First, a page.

Among patients treated according to the protocol for high risk patients, severe mucositis occurs in more than 60%. Half of those patients experience deterioration of the oral mucosa condition, which is so serious that it requires changes in the anti-tumour treatment and/or administration of parenteral analgesia. Observations reveal that oral mucositis occurs more often in children than in adults with a similar tumour disease. Oral inflammation is also more often observed in patients after bone morrow transplantation [2, 7-13].

Aim of the study

The aim of the study was to assess oral mucosa in children suffering from acute lymphoblastic leukaemia during anti-tumour treatment.

Material and methods

The study included 78 children aged from 2 to 18 suffering from acute lymphoblastic leukaemia (ALL). In the study group, 5 children had leukaemia recurrence in the cerebrospinal fluid, 2 had recurrence in the bone marrow, 7 had their CNS affected and 3 had Down’s syndrome. Children with ALL were examined in three stages: examination 1 – prior to chemotherapy; examination 2 – after initiation of chemotherapy to five months of treatment; examination 3 – in the period from 0.5 to 1.5 year of anti-tumour treatment. The children were treated according to the ALLIC BFM 2002 programme.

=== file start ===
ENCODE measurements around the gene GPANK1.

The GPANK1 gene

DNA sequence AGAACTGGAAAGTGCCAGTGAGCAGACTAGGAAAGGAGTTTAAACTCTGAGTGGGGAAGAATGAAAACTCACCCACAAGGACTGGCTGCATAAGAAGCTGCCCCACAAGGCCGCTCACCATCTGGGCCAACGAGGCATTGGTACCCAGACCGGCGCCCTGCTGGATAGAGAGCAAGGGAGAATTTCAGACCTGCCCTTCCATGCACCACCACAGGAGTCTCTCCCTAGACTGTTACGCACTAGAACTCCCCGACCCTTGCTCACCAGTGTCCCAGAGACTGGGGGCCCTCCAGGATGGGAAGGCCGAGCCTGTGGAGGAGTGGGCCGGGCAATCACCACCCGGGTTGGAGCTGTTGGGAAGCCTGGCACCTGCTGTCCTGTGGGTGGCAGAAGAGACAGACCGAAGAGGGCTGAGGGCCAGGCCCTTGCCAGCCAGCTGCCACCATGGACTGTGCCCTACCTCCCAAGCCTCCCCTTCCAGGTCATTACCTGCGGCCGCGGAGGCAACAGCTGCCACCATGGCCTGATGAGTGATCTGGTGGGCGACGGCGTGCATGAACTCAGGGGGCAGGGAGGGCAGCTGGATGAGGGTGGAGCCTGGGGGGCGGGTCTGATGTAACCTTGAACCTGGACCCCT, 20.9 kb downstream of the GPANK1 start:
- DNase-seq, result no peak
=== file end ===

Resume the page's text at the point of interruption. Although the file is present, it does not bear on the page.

All the children were ordered to regularly rinse the oral cavity with preparations of chlorhexidine (Corsodyl) or benzydamine hydrochloride (Tantum verde), as well as with a herbal mixture (Dentosept).

The stomatological clinical study was conducted by a dentist using basic diagnostic tools in artificial lightning. The clinical study was used to assess oral mucosa based on the five-grade WHO classification of oral mucositis. Another study was conducted a few days after the initiation of chemotherapy. Changes in oral mucosa were monitored every day.